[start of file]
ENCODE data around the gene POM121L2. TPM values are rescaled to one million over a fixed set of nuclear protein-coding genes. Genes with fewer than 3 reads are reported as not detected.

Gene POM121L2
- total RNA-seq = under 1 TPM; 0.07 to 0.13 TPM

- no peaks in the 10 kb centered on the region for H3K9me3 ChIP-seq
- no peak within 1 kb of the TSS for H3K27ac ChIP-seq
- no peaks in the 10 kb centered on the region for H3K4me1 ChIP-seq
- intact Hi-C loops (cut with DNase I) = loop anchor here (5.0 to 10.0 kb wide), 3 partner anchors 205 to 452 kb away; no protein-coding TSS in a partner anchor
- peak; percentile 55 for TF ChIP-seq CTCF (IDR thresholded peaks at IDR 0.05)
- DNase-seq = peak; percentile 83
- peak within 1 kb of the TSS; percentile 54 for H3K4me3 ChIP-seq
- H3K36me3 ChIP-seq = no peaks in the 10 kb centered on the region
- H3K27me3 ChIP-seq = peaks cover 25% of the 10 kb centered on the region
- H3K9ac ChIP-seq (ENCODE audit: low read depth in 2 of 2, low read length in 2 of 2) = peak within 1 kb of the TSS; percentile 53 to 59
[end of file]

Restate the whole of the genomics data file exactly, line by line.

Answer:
ENCODE data around the gene POM121L2. TPM values are rescaled to one million over a fixed set of nuclear protein-coding genes. Genes with fewer than 3 reads are reported as not detected.

Gene POM121L2
- total RNA-seq = under 1 TPM; 0.07 to 0.13 TPM

- no peaks in the 10 kb centered on the region for H3K9me3 ChIP-seq
- no peak within 1 kb of the TSS for H3K27ac ChIP-seq
- no peaks in the 10 kb centered on the region for H3K4me1 ChIP-seq
- intact Hi-C loops (cut with DNase I) = loop anchor here (5.0 to 10.0 kb wide), 3 partner anchors 205 to 452 kb away; no protein-coding TSS in a partner anchor
- peak; percentile 55 for TF ChIP-seq CTCF (IDR thresholded peaks at IDR 0.05)
- DNase-seq = peak; percentile 83
- peak within 1 kb of the TSS; percentile 54 for H3K4me3 ChIP-seq
- H3K36me3 ChIP-seq = no peaks in the 10 kb centered on the region
- H3K27me3 ChIP-seq = peaks cover 25% of the 10 kb centered on the region
- H3K9ac ChIP-seq (ENCODE audit: low read depth in 2 of 2, low read length in 2 of 2) = peak within 1 kb of the TSS; percentile 53 to 59